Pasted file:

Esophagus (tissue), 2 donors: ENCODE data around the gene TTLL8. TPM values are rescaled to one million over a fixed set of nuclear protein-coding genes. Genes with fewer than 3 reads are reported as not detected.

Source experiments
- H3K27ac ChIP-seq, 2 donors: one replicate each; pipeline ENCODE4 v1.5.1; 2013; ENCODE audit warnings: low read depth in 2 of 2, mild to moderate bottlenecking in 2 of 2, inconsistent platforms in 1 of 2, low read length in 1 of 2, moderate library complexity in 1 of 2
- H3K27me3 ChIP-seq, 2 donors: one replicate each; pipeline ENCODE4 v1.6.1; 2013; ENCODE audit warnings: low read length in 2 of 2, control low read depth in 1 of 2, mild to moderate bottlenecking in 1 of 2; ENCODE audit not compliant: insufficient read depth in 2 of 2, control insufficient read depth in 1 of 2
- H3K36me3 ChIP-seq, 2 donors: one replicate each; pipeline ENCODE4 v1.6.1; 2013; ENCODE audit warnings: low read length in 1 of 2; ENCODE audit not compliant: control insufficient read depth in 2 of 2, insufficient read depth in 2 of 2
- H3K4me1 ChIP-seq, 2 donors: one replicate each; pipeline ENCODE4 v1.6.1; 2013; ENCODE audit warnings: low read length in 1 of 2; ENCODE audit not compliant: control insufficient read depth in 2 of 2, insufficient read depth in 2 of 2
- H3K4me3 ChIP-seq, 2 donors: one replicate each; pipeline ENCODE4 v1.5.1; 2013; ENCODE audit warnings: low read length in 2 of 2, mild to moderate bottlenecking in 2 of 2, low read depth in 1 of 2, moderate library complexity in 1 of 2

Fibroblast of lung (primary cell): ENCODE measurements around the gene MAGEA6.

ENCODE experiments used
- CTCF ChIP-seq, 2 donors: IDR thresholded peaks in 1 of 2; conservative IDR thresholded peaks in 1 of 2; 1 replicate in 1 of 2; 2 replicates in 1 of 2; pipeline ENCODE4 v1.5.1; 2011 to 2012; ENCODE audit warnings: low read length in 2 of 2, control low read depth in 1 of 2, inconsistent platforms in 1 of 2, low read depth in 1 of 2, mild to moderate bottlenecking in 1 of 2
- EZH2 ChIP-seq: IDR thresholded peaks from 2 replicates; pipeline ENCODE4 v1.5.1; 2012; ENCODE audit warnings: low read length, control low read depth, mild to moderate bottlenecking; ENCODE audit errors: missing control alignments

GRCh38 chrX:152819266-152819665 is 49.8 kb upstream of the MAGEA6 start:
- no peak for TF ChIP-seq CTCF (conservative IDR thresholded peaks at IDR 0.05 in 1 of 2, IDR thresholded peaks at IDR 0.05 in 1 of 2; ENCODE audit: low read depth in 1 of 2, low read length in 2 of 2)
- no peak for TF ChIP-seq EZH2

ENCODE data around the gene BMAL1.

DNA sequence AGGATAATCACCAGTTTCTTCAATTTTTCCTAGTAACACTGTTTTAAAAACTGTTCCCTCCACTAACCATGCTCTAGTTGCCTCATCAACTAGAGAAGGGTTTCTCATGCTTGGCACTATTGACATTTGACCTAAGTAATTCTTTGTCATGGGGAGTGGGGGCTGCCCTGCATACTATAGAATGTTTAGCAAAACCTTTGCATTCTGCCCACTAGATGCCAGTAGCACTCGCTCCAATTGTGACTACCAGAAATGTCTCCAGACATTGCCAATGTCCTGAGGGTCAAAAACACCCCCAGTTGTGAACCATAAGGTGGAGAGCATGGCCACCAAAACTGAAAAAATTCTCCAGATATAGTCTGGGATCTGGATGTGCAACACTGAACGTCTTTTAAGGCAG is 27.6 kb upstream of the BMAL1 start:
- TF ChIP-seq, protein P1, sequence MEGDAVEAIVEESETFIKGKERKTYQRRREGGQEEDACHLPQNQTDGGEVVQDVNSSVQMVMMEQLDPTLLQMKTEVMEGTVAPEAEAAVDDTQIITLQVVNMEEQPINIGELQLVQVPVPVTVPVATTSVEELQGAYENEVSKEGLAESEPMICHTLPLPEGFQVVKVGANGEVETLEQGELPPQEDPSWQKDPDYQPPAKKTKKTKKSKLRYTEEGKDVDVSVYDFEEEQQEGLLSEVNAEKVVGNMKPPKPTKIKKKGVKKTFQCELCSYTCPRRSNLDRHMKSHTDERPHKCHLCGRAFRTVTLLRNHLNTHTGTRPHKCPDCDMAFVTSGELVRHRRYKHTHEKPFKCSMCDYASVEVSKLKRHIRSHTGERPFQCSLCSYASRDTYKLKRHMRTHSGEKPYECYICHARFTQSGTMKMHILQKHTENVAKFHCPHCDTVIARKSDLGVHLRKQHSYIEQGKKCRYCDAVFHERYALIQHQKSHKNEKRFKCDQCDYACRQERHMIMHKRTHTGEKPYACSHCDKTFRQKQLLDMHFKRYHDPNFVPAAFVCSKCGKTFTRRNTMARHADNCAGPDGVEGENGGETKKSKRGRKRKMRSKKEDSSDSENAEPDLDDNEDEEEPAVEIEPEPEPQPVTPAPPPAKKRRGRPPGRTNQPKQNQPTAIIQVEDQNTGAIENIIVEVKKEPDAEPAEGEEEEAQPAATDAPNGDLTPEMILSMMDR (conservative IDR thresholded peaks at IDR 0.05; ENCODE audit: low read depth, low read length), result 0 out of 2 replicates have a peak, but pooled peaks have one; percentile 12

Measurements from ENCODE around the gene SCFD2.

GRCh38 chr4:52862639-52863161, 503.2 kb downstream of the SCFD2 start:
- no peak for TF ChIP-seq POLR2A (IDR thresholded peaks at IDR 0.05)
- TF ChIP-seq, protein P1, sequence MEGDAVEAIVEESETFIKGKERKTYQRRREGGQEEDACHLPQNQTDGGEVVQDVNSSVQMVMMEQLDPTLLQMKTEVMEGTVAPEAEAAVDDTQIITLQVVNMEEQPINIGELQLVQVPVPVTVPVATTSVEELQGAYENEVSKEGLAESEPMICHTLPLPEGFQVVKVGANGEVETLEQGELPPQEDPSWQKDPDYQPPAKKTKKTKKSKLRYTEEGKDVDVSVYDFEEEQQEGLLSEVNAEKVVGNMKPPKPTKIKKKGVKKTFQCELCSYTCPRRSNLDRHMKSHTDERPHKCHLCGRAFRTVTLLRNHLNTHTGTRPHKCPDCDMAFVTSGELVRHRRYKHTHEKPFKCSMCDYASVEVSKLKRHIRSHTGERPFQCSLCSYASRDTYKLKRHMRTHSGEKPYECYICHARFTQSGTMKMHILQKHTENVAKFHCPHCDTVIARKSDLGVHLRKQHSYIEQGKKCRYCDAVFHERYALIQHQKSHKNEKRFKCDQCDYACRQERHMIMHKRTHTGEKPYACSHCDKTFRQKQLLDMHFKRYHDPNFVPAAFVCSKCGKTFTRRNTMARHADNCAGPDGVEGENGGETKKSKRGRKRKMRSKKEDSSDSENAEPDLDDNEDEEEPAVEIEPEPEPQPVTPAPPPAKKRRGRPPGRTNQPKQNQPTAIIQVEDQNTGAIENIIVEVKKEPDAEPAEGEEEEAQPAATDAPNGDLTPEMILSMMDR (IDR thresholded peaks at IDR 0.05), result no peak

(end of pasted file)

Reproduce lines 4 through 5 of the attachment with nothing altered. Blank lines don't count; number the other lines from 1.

- H3K27me3 ChIP-seq, 2 donors: one replicate each; pipeline ENCODE4 v1.6.1; 2013; ENCODE audit warnings: low read length in 2 of 2, control low read depth in 1 of 2, mild to moderate bottlenecking in 1 of 2; ENCODE audit not compliant: insufficient read depth in 2 of 2, control insufficient read depth in 1 of 2
- H3K36me3 ChIP-seq, 2 donors: one replicate each; pipeline ENCODE4 v1.6.1; 2013; ENCODE audit warnings: low read length in 1 of 2; ENCODE audit not compliant: control insufficient read depth in 2 of 2, insufficient read depth in 2 of 2